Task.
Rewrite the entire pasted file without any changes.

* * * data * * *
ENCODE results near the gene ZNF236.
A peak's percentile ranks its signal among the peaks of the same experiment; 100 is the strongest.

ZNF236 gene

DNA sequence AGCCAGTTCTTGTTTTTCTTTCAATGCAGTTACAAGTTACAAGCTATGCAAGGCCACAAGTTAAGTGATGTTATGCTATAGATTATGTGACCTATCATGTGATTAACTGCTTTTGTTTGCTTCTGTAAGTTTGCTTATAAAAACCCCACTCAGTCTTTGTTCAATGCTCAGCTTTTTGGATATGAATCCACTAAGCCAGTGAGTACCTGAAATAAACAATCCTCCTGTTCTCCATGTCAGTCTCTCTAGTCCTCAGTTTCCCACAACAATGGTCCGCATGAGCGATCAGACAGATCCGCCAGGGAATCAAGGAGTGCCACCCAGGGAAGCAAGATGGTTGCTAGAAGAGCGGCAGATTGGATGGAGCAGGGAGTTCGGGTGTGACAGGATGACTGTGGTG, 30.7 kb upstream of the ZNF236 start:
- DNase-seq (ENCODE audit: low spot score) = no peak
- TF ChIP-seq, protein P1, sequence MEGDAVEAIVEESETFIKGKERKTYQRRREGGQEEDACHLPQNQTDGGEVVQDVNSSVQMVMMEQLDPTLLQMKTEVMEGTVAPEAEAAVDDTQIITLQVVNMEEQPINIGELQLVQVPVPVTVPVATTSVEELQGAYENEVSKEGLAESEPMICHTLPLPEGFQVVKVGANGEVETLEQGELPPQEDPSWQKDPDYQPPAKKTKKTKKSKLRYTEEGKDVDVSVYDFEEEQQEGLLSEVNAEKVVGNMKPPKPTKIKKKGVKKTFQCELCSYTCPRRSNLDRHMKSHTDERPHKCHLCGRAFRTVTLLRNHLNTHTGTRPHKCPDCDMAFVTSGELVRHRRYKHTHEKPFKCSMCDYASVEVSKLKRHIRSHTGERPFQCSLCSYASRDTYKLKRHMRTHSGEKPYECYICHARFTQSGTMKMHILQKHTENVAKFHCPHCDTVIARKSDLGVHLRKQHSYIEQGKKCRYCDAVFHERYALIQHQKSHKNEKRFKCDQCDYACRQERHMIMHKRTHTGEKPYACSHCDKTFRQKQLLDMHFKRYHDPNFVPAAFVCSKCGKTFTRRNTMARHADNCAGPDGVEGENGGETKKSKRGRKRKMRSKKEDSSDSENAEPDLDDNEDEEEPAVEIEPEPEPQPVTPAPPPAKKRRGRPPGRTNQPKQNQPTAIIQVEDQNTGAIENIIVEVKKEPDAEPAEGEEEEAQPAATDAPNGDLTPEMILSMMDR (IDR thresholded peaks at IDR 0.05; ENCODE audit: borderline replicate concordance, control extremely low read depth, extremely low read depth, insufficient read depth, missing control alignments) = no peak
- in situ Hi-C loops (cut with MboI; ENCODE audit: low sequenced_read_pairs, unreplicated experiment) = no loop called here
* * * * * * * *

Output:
ENCODE results near the gene ZNF236.
A peak's percentile ranks its signal among the peaks of the same experiment; 100 is the strongest.

ZNF236 gene

DNA sequence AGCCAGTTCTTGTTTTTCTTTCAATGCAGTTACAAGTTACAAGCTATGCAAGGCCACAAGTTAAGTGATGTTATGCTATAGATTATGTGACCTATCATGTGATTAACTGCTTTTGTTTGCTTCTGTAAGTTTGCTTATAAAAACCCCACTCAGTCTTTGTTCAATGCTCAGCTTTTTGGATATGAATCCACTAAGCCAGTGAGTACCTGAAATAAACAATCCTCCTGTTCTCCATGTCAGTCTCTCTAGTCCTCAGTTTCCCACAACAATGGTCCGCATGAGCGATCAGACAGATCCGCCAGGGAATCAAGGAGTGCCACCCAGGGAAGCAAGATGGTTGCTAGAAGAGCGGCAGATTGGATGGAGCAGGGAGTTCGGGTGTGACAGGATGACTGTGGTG, 30.7 kb upstream of the ZNF236 start:
- DNase-seq (ENCODE audit: low spot score) = no peak
- TF ChIP-seq, protein P1, sequence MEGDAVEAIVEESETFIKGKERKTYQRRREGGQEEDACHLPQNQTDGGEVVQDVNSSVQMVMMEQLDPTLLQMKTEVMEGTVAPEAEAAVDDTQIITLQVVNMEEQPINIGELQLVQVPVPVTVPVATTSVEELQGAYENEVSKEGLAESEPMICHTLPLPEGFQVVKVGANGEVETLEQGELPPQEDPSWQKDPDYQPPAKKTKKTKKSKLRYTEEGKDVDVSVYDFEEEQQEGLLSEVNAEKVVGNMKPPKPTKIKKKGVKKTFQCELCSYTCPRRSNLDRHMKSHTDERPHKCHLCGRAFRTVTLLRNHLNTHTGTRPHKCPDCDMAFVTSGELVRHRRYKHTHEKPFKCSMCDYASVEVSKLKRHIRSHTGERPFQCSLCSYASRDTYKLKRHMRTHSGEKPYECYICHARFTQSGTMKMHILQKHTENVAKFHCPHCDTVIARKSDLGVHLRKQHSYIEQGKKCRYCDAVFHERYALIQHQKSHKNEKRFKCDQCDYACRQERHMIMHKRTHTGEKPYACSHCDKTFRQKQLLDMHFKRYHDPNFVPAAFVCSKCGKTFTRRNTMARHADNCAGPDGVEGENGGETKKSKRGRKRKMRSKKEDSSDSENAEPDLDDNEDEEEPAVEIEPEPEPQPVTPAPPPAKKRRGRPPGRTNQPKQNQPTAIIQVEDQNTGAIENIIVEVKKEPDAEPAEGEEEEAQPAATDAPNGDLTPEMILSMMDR (IDR thresholded peaks at IDR 0.05; ENCODE audit: borderline replicate concordance, control extremely low read depth, extremely low read depth, insufficient read depth, missing control alignments) = no peak
- in situ Hi-C loops (cut with MboI; ENCODE audit: low sequenced_read_pairs, unreplicated experiment) = no loop called here